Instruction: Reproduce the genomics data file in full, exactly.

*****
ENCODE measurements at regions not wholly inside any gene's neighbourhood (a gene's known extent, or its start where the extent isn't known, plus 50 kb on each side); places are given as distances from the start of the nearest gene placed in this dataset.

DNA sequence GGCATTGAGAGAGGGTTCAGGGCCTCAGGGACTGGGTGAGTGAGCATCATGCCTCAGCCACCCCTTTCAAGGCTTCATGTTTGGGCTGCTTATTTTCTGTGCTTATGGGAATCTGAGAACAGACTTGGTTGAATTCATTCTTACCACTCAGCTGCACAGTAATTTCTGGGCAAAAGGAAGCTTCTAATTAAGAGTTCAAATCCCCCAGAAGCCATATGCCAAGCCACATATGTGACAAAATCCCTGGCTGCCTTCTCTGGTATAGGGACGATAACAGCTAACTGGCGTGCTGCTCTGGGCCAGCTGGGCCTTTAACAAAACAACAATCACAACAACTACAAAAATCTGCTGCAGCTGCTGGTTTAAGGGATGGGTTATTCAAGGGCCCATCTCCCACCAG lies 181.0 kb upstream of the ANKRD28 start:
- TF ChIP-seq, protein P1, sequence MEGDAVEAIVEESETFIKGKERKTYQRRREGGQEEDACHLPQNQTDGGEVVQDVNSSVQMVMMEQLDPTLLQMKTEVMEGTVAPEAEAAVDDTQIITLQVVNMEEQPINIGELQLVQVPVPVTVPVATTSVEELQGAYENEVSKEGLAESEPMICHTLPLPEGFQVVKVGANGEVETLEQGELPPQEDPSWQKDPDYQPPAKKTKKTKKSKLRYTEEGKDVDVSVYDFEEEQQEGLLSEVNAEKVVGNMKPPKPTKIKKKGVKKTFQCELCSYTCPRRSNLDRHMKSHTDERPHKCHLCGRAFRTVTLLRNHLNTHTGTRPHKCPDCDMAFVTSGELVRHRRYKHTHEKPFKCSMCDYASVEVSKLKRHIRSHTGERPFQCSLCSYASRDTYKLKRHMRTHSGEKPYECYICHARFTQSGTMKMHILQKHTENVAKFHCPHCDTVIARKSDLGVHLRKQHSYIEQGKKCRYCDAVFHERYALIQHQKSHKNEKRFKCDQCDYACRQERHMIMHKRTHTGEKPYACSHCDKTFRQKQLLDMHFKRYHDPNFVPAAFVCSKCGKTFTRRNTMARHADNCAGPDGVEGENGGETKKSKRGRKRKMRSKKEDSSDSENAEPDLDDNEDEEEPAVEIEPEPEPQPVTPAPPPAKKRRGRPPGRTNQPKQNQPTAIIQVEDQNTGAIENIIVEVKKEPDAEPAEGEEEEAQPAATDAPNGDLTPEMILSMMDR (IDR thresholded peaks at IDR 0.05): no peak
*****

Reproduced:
ENCODE measurements at regions not wholly inside any gene's neighbourhood (a gene's known extent, or its start where the extent isn't known, plus 50 kb on each side); places are given as distances from the start of the nearest gene placed in this dataset.

DNA sequence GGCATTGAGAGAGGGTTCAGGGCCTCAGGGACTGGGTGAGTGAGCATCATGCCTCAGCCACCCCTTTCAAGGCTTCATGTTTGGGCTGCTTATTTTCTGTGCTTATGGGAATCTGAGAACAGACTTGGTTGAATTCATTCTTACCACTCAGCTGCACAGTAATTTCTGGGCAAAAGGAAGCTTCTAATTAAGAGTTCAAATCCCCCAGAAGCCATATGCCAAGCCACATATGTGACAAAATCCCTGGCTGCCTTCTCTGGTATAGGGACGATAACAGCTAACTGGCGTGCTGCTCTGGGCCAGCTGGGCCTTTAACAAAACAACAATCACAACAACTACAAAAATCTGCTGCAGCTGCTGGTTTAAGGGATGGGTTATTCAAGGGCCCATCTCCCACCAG lies 181.0 kb upstream of the ANKRD28 start:
- TF ChIP-seq, protein P1, sequence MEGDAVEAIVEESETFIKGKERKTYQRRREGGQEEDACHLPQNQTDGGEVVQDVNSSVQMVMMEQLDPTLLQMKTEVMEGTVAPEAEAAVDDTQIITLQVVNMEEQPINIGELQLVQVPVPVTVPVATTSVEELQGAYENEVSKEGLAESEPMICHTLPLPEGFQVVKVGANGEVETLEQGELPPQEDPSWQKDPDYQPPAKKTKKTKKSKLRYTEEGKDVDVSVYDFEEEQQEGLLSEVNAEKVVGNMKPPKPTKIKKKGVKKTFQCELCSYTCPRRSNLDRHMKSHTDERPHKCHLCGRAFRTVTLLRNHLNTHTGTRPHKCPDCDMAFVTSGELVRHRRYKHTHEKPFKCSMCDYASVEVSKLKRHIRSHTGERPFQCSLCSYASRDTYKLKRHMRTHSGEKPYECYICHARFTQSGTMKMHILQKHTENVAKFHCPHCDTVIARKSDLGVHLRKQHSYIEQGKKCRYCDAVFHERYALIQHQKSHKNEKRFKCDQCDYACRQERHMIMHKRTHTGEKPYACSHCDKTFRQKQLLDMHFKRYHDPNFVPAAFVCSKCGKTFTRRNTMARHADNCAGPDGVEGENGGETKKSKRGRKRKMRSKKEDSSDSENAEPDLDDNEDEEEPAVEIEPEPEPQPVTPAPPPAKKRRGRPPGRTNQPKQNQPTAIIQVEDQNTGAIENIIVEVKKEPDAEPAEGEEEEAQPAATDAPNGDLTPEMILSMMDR (IDR thresholded peaks at IDR 0.05): no peak